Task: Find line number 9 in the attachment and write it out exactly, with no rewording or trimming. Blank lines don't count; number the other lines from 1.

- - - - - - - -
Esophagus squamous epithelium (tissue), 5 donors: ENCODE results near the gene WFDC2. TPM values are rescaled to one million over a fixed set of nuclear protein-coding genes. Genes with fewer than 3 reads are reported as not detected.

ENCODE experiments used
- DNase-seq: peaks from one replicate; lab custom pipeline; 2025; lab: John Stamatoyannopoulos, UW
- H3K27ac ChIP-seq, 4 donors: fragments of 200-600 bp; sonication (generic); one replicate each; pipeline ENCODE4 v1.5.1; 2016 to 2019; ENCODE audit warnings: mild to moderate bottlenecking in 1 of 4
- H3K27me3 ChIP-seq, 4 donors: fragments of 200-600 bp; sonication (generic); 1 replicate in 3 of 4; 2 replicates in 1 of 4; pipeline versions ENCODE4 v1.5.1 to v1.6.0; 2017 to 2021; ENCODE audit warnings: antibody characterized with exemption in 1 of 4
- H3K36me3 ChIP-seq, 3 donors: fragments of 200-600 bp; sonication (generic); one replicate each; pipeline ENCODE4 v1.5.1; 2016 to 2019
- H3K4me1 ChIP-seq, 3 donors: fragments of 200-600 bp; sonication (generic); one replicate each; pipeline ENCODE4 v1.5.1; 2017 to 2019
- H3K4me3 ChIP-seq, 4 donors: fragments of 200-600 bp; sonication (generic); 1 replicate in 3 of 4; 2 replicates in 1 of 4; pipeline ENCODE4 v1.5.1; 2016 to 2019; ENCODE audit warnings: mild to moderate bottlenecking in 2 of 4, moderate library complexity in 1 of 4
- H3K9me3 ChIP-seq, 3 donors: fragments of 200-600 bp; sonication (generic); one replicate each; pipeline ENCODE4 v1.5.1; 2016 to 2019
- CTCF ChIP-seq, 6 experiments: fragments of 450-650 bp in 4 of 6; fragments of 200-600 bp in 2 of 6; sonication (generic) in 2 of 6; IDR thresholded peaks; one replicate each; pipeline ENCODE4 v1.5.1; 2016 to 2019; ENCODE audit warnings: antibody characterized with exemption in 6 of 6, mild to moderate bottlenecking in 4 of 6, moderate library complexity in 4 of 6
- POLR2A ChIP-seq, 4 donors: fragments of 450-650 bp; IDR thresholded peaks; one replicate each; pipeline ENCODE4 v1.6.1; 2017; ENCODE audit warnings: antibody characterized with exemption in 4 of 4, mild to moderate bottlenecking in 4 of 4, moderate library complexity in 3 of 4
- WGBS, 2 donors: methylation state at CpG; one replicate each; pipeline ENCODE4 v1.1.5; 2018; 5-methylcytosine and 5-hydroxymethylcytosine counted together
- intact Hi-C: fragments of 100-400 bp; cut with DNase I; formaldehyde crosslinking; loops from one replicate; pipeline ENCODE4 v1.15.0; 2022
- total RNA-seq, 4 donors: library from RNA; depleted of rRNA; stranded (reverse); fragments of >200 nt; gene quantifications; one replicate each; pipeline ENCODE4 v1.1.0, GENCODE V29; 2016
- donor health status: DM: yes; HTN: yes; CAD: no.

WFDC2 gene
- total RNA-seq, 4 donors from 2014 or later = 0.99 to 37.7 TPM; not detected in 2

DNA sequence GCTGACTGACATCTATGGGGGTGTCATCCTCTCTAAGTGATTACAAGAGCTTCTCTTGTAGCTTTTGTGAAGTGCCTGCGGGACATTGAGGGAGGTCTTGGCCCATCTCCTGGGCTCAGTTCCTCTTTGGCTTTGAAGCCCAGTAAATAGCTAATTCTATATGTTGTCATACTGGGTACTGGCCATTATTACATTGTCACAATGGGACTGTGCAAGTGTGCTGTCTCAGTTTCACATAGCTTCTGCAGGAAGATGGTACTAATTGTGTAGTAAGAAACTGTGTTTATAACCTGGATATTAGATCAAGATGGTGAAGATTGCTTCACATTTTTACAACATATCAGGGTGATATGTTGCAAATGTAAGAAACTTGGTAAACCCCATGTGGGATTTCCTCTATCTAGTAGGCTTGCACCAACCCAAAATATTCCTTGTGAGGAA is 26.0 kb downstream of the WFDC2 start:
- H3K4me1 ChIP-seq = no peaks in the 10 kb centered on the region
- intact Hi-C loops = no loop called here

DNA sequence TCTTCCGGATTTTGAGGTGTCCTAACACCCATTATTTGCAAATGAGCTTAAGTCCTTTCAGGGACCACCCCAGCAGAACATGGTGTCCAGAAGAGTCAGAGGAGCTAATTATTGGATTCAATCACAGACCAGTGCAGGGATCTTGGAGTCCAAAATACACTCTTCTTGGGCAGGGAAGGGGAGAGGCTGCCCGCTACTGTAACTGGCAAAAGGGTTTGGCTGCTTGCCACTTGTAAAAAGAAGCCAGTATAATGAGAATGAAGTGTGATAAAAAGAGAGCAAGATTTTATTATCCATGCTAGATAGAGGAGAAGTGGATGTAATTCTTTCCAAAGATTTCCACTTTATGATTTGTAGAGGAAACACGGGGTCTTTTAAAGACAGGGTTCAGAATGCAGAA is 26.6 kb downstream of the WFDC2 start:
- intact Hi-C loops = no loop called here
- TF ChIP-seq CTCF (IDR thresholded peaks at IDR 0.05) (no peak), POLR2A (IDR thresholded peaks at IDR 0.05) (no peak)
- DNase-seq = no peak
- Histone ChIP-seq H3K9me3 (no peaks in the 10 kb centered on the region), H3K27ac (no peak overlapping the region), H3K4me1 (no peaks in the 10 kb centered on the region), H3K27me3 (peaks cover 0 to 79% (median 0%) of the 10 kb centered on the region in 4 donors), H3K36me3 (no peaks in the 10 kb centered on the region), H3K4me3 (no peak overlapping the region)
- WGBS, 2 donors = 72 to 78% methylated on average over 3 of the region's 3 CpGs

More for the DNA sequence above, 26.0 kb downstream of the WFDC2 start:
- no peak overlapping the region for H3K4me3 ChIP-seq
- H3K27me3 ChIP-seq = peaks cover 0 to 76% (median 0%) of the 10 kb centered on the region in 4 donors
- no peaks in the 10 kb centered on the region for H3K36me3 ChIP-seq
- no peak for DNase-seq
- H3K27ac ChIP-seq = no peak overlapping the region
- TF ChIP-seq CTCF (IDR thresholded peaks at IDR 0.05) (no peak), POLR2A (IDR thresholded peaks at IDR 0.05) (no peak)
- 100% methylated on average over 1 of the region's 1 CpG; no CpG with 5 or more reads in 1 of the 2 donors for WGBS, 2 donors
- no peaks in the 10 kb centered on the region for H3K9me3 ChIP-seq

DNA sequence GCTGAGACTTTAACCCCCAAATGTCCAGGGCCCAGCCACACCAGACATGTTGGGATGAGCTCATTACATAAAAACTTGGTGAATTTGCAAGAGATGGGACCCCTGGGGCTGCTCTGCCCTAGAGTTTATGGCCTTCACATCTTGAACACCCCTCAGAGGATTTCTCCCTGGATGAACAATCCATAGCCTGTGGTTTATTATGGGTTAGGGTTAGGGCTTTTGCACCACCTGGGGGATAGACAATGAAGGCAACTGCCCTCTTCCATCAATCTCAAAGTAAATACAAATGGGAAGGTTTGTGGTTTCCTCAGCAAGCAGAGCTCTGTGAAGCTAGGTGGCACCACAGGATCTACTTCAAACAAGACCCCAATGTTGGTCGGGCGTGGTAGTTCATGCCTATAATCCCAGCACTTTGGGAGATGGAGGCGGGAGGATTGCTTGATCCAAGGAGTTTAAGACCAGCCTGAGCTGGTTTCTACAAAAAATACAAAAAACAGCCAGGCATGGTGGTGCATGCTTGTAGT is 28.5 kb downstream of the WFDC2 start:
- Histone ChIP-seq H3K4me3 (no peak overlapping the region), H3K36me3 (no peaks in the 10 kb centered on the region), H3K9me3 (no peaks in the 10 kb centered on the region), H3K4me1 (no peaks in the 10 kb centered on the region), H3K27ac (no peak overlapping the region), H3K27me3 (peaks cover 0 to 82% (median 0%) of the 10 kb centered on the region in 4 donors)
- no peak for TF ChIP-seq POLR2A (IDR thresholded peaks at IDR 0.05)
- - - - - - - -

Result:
- H3K9me3 ChIP-seq, 3 donors: fragments of 200-600 bp; sonication (generic); one replicate each; pipeline ENCODE4 v1.5.1; 2016 to 2019